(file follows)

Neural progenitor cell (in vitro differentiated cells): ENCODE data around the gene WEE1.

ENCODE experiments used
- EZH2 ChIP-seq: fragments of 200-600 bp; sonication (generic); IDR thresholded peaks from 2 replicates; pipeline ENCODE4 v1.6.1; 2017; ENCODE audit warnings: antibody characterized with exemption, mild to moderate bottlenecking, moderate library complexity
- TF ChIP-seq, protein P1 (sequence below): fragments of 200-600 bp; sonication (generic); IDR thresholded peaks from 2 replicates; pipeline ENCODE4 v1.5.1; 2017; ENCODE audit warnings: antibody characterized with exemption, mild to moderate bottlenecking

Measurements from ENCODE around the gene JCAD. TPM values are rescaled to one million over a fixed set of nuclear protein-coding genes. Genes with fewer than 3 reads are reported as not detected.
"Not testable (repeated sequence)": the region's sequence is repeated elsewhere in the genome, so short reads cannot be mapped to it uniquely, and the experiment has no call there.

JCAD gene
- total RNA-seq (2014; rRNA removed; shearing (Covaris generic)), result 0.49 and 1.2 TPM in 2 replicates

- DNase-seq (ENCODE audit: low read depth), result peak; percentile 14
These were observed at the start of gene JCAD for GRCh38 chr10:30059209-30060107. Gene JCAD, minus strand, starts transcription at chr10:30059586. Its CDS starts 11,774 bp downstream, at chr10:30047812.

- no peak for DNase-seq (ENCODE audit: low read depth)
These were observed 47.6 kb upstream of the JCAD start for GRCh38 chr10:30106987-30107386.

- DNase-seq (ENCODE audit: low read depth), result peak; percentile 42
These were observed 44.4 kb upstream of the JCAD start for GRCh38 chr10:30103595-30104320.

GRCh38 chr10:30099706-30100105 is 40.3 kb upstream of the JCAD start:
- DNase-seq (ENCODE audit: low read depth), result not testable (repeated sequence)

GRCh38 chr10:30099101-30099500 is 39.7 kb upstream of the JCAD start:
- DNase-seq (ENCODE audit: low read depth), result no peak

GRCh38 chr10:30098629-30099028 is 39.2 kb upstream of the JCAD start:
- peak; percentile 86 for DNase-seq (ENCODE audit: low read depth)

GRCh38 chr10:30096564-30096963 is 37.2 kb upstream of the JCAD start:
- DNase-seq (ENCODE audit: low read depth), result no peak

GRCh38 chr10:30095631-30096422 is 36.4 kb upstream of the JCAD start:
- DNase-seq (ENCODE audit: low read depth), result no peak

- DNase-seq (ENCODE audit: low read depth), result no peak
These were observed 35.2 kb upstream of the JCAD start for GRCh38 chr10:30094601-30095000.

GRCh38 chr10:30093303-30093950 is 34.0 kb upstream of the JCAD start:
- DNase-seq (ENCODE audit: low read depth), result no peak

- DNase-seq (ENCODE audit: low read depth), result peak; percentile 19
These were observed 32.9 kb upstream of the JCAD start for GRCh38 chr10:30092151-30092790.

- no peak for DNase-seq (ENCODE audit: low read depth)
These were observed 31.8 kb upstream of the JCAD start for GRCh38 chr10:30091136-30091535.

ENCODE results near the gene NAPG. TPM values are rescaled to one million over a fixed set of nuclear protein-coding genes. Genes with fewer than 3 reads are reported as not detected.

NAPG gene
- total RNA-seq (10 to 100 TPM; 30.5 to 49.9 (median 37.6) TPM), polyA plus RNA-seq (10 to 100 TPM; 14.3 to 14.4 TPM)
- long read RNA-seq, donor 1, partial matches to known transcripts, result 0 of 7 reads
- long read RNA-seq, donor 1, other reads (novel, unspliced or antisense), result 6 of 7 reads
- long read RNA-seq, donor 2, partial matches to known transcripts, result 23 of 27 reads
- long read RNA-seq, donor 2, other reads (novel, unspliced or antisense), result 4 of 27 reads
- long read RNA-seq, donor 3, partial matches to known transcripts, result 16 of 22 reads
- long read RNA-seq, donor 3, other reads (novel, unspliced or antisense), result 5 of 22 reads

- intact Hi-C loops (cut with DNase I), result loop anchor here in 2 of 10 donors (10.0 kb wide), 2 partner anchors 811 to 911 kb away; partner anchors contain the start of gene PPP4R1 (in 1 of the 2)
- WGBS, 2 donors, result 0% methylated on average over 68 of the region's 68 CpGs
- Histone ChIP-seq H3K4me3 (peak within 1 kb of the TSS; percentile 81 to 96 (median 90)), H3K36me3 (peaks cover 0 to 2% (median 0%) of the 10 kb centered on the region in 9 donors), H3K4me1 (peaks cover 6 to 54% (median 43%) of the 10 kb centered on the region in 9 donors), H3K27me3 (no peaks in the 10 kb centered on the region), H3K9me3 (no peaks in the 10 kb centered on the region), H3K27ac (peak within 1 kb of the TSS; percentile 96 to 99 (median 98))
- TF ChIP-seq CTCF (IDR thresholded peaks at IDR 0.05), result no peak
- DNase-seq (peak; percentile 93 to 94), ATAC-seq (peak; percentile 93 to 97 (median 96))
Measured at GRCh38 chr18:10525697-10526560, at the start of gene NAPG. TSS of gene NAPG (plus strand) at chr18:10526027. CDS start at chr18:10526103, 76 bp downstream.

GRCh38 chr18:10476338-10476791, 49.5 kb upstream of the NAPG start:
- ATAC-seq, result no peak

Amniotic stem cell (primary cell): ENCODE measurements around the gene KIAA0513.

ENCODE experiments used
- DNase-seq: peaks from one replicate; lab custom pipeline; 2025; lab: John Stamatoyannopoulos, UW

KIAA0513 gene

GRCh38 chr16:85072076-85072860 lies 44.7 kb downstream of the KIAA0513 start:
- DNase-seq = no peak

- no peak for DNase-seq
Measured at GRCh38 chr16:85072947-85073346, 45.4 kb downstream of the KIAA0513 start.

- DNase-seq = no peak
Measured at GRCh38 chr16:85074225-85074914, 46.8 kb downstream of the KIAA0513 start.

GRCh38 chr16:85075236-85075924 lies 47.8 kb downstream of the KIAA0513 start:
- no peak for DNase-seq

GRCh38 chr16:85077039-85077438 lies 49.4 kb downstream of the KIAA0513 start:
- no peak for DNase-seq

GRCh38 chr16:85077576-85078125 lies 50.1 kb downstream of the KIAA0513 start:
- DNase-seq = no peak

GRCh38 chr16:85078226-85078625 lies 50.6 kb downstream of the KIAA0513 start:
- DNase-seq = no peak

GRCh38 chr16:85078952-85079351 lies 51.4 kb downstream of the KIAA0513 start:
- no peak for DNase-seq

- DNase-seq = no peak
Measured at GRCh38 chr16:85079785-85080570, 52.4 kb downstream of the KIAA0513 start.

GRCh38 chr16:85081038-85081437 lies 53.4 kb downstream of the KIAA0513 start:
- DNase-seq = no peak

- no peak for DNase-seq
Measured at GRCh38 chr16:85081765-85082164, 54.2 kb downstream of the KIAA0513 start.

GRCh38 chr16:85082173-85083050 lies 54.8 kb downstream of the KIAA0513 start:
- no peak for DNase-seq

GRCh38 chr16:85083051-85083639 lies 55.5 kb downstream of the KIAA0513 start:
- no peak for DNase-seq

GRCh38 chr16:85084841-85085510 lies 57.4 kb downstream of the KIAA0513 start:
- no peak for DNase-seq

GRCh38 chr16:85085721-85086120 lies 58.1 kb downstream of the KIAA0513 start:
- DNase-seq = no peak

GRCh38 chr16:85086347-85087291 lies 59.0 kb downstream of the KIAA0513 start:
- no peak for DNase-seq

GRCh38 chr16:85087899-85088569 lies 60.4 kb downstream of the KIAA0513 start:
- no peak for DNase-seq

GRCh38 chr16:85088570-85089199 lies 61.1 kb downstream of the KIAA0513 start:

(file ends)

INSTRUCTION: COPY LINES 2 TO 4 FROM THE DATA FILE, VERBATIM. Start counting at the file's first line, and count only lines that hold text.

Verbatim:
ENCODE experiments used
- EZH2 ChIP-seq: fragments of 200-600 bp; sonication (generic); IDR thresholded peaks from 2 replicates; pipeline ENCODE4 v1.6.1; 2017; ENCODE audit warnings: antibody characterized with exemption, mild to moderate bottlenecking, moderate library complexity
- TF ChIP-seq, protein P1 (sequence below): fragments of 200-600 bp; sonication (generic); IDR thresholded peaks from 2 replicates; pipeline ENCODE4 v1.5.1; 2017; ENCODE audit warnings: antibody characterized with exemption, mild to moderate bottlenecking